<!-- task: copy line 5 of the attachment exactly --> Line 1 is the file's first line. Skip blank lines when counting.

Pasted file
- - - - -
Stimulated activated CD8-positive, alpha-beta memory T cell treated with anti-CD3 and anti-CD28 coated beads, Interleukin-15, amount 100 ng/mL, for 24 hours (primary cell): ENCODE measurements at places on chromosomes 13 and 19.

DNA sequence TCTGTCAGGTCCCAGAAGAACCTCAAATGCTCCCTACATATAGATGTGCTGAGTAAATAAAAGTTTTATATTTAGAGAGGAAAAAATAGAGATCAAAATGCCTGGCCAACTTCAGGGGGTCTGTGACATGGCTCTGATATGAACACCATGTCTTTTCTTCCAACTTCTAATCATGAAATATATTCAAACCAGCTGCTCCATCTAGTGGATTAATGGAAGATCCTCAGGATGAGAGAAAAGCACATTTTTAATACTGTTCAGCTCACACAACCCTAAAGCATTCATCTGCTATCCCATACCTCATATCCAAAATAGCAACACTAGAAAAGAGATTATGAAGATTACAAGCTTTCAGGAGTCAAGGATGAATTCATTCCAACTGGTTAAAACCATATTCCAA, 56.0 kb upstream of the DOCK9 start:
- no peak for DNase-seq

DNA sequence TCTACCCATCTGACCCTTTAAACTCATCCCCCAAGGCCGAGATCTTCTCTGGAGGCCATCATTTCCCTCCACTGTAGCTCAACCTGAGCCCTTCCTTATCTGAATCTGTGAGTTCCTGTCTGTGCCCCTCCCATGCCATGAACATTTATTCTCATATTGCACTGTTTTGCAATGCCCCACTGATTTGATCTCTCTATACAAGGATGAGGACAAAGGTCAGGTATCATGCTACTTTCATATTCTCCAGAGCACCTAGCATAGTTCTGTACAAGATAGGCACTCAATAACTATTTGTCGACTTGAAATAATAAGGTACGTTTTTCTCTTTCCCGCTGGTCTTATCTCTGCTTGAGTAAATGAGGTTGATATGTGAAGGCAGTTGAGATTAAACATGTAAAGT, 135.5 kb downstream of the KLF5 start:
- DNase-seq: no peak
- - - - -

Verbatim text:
- DNase-seq: no peak